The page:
You can also hear the ‘big two’ NanoPiano presets used in full arrangements on Magic Words (BriteGrnd1) and If You’re Up There (TrueStereo).

THE OTHER SOUNDS

It’s very difficult, after using such obviously classy acoustic piano presets, not to damn the hundreds of other patches by comparison. The fact is that quality is high across the board. The sampling is good and the fidelity of all the sounds is impressive. Do I use the NanoPiano as anything other than an acoustic piano? In all honesty, no. I’m very fussy about my synth patches, and invariably have to tweak them to my taste. This is not a realistic proposition with the NanoPiano, because it’s a ROM-only module. The presets in fact are editable from a computer via MIDI, but you’re unable to store any edits you make, and that’s impractical for me.

A lot of the layer and pad sounds strike me as strongly ballad-focused, but since I’m probably the world’s least likely NanoPiano owner to play a ballad, a large proportion of the memory is completely wasted on me. Piano and strings combined in one preset? Fetch me a bucket! Piano and organ together is bad enough, and I love pianos and organs. I think there’s just something about layered patches which remind me of everything that was wrong with the pop charts in the ‘80s and ‘90s. Velocity sensitive organ presets? That’s another one. Why do people do that? The ‘60s organ preset would be great if it didn’t have velo. The Nano does have a heavily overdriven electric piano sound I really like, and setting aside personal taste, there will be plenty of sounds among the presets to appeal to a wide array of players. But I wouldn’t get one of these if I was looking for a bank of synth presets.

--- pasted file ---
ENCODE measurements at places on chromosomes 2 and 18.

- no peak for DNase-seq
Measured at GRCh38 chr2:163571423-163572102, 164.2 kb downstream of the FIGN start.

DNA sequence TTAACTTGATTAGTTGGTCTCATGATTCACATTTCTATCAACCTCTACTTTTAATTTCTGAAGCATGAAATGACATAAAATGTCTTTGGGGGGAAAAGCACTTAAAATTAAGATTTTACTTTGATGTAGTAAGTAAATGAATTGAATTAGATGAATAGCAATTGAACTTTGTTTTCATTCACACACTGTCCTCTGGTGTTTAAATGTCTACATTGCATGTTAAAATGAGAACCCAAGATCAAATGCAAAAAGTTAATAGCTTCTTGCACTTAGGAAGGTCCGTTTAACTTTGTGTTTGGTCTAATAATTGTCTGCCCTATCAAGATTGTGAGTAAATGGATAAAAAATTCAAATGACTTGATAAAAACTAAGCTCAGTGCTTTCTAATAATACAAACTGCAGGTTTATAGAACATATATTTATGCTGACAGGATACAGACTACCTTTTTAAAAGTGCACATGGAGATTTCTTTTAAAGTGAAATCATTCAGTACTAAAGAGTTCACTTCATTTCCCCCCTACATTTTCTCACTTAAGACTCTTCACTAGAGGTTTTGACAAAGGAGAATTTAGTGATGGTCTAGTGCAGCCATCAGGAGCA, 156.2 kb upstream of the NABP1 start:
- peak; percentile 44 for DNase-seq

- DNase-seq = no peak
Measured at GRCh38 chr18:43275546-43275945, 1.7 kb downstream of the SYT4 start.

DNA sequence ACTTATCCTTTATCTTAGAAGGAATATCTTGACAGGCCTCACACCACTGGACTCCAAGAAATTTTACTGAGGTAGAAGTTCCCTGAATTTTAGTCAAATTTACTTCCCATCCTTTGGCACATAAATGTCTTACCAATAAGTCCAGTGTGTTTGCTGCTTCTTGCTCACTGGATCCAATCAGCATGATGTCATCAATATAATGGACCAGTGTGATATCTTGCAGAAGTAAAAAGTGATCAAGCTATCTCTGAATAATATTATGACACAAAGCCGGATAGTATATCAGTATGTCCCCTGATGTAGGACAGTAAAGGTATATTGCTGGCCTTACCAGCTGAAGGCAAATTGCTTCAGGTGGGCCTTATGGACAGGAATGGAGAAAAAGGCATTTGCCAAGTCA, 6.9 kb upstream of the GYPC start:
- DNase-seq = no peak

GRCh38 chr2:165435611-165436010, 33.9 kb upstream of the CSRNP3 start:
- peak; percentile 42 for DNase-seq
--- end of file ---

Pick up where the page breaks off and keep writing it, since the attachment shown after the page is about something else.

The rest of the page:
CONCLUSION

To get caught up in the minutiae of the ‘extras’, however, is unfair. This is a digital piano module which broke new ground on price and still remains my main choice when recording a track involving acoustic piano tones. I have a very nice real acoustic piano - a Welmar upright – which is frankly not going to be beaten by a tiny rectangular box when it comes to the experience of playing for pleasure at home. But miking up the Welmar for recordings is unpredictable and a hassle. The NanoPiano was the first digital product I owned which made that hassle unnecessary.

Given what I paid for previous imitators (like the Rhodes MK-60), and how far short of the mark they fell, the NanoPiano can regard itself as a very sound investment indeed. I’ve never had the slightest problem with it in fourteen and a half years of pretty constant use, and the number of recordings I’ve made with it has long since entered the category of countless. These days it’s not the most accurate acoustic piano simulation in the world, but it suits my playing, and whilst it continues to work without hitch, it’s going absolutely nowhere.